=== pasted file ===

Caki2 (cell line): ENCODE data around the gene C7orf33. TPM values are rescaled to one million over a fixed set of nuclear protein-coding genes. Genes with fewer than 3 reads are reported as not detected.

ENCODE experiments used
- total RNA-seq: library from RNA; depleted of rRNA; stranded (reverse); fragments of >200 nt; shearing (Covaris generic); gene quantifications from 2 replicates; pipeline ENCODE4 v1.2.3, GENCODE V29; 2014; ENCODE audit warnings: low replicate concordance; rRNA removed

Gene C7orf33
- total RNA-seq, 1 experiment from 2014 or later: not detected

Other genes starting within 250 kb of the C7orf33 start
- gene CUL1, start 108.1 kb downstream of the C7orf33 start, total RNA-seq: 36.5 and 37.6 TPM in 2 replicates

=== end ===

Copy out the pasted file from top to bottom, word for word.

Caki2 (cell line): ENCODE data around the gene C7orf33. TPM values are rescaled to one million over a fixed set of nuclear protein-coding genes. Genes with fewer than 3 reads are reported as not detected.

ENCODE experiments used
- total RNA-seq: library from RNA; depleted of rRNA; stranded (reverse); fragments of >200 nt; shearing (Covaris generic); gene quantifications from 2 replicates; pipeline ENCODE4 v1.2.3, GENCODE V29; 2014; ENCODE audit warnings: low replicate concordance; rRNA removed

Gene C7orf33
- total RNA-seq, 1 experiment from 2014 or later: not detected

Other genes starting within 250 kb of the C7orf33 start
- gene CUL1, start 108.1 kb downstream of the C7orf33 start, total RNA-seq: 36.5 and 37.6 TPM in 2 replicates